PHARMACOLOGICAL ACTIONS Inhibition of Inorganic Acid Transport
The actions of probenecid are confined largely to inhibition of the transport of organic acids across epithelial barriers. When tubular secretion of a substance is inhibited, its final concentration in the urine is determined by the degree of filtration—which in turn is a function of binding to plasma protein—and by the degree of reabsorption. The significance of each of these factors varies widely with different compounds. Usually, the end result is decreased tubular secretion of the compound, leading to decreased urinary and increased plasma concentration.
Uric acid is the only important endogenous compound whose excretion is known to be increased by probenecid. This results from inhibition of its reabsorption (see above). The uricosuric action of probenecid is blunted by the coadministration of salicylates.
ABSORPTION, FATE, AND EXCRETION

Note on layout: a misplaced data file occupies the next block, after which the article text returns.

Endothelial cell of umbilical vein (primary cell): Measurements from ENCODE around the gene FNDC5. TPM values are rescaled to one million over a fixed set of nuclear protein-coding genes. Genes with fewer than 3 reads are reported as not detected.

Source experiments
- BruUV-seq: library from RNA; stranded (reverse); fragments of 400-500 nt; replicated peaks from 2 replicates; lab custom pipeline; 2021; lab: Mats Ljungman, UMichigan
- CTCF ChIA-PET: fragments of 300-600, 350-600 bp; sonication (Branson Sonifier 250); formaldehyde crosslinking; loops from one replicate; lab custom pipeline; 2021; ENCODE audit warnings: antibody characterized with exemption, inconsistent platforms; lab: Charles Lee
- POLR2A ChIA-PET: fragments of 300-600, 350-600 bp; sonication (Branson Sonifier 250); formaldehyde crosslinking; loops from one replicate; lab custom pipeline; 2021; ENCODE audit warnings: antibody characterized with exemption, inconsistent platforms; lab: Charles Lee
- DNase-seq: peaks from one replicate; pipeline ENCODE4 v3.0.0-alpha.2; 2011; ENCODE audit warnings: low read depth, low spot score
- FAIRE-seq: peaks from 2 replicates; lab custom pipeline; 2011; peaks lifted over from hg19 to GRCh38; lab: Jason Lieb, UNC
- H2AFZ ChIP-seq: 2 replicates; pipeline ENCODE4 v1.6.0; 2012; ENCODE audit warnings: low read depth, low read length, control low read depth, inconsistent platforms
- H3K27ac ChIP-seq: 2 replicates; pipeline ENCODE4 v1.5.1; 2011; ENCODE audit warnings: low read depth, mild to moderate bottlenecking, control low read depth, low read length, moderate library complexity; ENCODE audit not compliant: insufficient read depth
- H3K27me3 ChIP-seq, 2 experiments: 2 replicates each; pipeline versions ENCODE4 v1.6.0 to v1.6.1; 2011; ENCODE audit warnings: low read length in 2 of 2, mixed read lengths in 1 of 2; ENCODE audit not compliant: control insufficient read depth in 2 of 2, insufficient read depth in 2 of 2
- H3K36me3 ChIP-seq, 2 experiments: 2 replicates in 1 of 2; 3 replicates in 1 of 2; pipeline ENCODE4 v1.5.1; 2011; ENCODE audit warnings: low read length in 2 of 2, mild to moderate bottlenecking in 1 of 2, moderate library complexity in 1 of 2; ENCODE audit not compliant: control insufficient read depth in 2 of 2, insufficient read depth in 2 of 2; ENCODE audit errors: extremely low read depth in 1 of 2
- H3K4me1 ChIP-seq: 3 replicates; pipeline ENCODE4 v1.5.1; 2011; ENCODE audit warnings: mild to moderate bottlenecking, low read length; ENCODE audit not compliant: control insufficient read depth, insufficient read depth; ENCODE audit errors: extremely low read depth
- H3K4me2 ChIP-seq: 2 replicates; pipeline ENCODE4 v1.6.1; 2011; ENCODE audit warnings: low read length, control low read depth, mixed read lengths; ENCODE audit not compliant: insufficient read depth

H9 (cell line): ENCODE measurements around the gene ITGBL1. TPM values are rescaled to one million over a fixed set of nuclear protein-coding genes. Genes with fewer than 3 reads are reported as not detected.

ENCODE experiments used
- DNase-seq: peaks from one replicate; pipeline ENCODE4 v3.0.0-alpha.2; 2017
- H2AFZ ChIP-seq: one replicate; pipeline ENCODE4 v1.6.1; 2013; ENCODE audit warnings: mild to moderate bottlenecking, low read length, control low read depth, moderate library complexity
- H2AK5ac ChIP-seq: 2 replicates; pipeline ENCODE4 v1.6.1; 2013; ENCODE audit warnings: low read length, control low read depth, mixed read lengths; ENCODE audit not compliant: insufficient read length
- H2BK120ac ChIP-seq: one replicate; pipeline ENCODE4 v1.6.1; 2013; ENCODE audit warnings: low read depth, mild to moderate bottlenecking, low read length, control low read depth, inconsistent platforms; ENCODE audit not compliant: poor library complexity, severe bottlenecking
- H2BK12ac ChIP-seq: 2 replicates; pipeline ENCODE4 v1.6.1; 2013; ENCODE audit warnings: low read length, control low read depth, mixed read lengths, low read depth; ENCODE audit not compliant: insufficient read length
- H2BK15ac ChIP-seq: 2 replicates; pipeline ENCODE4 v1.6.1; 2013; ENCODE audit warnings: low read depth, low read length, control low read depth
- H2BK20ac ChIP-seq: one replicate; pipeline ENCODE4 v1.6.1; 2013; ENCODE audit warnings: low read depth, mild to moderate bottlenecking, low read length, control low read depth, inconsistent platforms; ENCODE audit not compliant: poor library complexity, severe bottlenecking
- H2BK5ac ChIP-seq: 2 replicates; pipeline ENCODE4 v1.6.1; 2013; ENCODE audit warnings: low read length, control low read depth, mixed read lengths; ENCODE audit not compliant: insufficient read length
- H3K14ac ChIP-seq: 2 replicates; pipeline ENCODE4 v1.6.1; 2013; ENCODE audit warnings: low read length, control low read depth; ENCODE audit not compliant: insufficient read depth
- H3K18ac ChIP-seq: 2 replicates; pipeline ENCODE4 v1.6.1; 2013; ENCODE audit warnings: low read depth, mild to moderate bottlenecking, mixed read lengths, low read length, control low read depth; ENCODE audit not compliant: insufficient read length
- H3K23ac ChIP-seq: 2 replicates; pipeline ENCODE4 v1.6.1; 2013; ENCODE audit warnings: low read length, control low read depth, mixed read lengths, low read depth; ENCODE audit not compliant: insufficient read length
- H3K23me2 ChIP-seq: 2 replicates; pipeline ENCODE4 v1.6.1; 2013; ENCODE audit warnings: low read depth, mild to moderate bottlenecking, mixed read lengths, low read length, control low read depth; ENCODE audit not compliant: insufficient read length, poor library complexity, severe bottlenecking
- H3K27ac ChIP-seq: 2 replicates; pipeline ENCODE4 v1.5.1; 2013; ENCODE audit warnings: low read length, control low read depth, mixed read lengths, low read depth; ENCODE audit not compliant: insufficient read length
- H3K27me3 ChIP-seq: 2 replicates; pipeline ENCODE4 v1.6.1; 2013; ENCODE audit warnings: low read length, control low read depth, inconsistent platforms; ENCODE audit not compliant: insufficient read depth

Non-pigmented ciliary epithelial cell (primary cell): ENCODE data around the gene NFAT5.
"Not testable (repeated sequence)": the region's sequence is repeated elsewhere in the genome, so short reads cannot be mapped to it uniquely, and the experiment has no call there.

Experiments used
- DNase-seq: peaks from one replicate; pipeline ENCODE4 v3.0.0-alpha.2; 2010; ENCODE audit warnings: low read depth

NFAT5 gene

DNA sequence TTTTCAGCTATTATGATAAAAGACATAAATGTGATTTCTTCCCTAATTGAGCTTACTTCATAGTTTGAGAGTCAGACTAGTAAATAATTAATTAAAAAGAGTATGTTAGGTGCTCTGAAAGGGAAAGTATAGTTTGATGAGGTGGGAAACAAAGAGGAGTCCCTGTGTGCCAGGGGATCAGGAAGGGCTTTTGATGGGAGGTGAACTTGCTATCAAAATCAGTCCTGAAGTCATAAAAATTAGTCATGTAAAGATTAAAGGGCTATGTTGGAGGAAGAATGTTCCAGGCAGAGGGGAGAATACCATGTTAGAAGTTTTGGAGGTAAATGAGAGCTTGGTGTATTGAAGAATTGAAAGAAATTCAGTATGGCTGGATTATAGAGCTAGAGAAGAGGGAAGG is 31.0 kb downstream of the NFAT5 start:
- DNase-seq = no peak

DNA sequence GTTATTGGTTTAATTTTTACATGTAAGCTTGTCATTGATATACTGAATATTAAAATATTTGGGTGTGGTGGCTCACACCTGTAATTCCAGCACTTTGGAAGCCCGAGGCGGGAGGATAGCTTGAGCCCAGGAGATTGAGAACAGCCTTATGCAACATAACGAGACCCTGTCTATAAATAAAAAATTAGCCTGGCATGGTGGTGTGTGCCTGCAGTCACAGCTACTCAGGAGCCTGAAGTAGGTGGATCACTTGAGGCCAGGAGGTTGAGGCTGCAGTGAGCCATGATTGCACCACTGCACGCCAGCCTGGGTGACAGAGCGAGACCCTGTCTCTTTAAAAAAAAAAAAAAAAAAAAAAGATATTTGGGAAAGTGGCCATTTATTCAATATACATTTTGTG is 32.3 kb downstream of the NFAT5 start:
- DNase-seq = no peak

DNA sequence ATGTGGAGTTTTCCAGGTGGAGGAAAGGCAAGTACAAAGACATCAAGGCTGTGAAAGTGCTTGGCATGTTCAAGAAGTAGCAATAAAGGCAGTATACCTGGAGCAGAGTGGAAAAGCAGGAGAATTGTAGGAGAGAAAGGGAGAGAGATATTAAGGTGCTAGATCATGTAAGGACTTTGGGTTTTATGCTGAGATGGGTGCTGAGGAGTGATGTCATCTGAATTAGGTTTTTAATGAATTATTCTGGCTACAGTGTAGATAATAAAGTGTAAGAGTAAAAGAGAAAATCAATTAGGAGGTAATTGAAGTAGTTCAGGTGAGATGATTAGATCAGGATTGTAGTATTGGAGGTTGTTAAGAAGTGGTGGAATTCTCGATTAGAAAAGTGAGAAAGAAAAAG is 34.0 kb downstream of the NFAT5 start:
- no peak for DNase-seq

Probenecid is absorbed completely after oral administration. Peak concentrations in plasma are reached in 2-4 hours. The t/2 of the drug in plasma is dose-dependent and varies from <5 hours to >8 hours over the therapeutic range. Between 85% and 95% of the drug is bound to plasma albumin; unbound drug is cleared by glomerular filtration. The majority of the drug is secreted actively by the proximal tubule. The high lipid solubility of the undissociated form results in virtually complete absorption by backdiffusion unless the urine is markedly alkaline. A small amount of probenecid glucuronide appears in the urine. It also is hydroxylated to metabolites that retain their carboxyl function and have uricosuric activity.
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